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The Wave of the Future

10 November 2011

There are technologies that sci-fi in the 50s convinced us we’d have in our daily lives by 2011. I’m thinking mainly of two today — video phones and flying cars.

Thing is, we have both of these technologies, but they’re not nearly as widespread as those films would have us believe. We’ve had video calling and video chat for years, but only a very small segment of people I know actually have used it more than once (I’m thinking Skype and FaceTime, among other similar programs). The reason? Well, we all want to see the person on the other end of the phone… but very rarely do we want them to see us. And the problem with video calling is that it’s a two-way street — if you’re not going to transmit video, the other person is going to wonder what the hell is going on.

Yet, even with that, watch any sci-fi movie where people communicate with each other through a machine — chances are they’re still using some form of video calling. Why is that? I tend to believe it’s because, as the technology still hasn’t broken wide, it’s still useful as a shortcut to say “look at us, we’re in the future!”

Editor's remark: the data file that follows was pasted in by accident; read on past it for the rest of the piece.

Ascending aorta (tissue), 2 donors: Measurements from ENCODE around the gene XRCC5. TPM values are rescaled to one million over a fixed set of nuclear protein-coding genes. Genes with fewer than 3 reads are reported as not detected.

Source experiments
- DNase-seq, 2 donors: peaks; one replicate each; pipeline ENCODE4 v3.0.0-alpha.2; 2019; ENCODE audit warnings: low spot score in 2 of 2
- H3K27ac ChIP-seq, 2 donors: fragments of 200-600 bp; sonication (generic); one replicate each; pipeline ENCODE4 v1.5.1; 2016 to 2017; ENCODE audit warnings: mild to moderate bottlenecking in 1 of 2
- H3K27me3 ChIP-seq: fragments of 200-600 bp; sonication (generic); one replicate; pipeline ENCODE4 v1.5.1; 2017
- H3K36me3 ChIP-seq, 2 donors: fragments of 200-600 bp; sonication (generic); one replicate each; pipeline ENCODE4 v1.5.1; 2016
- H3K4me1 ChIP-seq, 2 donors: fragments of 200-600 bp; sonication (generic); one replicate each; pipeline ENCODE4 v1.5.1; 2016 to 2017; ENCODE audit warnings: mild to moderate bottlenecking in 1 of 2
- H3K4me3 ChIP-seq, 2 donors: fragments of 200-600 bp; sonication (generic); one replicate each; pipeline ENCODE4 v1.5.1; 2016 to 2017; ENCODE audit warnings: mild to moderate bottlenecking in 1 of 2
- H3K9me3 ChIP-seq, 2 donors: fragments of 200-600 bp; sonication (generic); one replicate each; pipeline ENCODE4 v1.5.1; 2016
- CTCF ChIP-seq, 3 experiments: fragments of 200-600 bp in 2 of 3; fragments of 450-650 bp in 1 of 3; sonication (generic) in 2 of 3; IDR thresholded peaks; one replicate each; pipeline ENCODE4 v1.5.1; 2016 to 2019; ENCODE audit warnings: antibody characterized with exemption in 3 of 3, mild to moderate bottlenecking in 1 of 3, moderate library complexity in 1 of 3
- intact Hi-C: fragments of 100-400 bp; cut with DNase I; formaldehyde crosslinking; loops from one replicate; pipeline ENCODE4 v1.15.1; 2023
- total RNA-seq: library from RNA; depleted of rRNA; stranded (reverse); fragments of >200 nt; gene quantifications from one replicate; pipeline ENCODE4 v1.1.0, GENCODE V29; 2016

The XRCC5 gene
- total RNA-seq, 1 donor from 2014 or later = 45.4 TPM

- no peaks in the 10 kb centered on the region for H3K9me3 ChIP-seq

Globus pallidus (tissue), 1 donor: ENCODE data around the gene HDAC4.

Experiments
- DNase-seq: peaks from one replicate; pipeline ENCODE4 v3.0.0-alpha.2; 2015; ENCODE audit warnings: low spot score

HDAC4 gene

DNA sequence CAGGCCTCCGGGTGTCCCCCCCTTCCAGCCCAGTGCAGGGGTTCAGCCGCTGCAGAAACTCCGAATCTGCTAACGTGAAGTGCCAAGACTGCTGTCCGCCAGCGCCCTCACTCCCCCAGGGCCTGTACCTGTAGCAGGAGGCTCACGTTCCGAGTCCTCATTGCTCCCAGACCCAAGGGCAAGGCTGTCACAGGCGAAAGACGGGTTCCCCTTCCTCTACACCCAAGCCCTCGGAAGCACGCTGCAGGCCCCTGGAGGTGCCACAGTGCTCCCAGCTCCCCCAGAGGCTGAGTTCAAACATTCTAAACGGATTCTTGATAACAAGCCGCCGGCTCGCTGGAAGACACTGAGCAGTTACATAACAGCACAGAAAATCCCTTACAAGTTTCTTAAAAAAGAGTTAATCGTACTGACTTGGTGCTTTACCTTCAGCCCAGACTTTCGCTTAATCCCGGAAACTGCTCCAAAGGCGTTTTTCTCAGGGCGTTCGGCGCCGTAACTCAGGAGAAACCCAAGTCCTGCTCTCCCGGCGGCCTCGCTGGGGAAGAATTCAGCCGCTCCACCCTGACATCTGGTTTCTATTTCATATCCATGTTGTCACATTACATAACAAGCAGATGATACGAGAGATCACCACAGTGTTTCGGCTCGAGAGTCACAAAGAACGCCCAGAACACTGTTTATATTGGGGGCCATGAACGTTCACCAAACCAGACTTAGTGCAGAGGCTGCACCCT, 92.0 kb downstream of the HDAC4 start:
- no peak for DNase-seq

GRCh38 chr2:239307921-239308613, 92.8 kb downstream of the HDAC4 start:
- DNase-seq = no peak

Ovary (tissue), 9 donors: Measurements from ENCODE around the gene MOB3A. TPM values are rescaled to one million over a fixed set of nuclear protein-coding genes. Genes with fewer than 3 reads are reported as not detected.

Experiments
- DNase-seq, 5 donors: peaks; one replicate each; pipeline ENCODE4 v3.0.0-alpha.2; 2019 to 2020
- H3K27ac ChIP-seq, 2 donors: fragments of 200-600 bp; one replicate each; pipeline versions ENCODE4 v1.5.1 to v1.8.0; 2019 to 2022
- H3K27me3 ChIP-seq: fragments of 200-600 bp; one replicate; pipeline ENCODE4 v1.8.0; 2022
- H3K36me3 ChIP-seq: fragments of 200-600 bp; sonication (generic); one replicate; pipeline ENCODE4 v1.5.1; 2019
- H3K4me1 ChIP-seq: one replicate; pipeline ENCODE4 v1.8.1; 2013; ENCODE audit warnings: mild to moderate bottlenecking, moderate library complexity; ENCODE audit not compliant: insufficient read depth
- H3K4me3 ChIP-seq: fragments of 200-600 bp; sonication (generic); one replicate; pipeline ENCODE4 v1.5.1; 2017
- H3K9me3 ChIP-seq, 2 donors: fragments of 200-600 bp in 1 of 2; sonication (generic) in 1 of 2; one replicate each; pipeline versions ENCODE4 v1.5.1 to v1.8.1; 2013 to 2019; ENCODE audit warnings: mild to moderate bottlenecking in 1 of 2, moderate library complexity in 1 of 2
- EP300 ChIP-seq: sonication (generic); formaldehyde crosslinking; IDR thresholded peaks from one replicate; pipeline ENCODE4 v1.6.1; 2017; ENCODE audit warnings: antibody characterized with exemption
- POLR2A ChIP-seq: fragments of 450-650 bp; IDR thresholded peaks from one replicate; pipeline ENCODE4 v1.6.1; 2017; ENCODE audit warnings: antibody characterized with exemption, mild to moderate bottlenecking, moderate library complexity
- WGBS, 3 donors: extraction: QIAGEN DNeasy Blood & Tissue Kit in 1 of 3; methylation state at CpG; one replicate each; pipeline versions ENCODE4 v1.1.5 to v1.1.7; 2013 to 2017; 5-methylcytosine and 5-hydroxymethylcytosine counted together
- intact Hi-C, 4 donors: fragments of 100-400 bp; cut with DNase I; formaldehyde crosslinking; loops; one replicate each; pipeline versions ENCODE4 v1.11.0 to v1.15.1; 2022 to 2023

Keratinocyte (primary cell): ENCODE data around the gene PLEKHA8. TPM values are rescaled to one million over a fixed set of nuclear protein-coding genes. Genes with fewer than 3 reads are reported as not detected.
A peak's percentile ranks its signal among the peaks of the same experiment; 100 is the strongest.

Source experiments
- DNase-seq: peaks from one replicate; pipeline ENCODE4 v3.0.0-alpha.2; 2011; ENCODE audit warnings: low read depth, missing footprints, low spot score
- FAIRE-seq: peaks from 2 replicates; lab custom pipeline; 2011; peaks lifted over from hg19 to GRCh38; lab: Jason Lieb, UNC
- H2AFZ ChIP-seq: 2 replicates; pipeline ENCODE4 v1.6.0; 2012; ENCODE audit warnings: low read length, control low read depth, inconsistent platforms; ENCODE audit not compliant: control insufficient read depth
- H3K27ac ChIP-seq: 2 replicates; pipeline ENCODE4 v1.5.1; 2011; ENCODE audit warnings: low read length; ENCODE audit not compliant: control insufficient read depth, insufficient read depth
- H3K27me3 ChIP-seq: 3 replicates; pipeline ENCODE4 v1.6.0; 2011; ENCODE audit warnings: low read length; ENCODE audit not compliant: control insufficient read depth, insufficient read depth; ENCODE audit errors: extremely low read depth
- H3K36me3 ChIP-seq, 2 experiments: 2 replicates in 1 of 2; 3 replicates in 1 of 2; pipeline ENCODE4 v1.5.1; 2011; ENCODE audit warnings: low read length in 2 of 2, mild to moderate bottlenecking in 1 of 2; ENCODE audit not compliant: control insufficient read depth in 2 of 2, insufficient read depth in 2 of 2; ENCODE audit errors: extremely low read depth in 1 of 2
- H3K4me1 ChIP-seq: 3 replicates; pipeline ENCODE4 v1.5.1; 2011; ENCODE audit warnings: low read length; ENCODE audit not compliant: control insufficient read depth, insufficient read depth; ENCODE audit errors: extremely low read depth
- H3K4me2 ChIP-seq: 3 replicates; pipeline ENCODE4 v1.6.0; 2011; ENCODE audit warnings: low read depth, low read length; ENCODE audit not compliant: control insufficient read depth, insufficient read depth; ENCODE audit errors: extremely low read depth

Then there’s flying cars — again, a technology we’ve had for years, but one that hasn’t broken wide. And I hope it doesn’t. I can just imagine someone eating a sandwich and trying to browse the Internet on their phone while attempting to pilot a small, airborne vehicle… no thanks. Car accidents are bad enough, but midair collisions have a very low survival matrix. And random humans aren’t pilots.

So, can you think of any tech that we were promised here in the future that we actually have, but really don’t use?

One Comment leave one →
  1. 10 November 2011 1048

    Republicans would say: Birth Control.

    Democrats would say: Voting.

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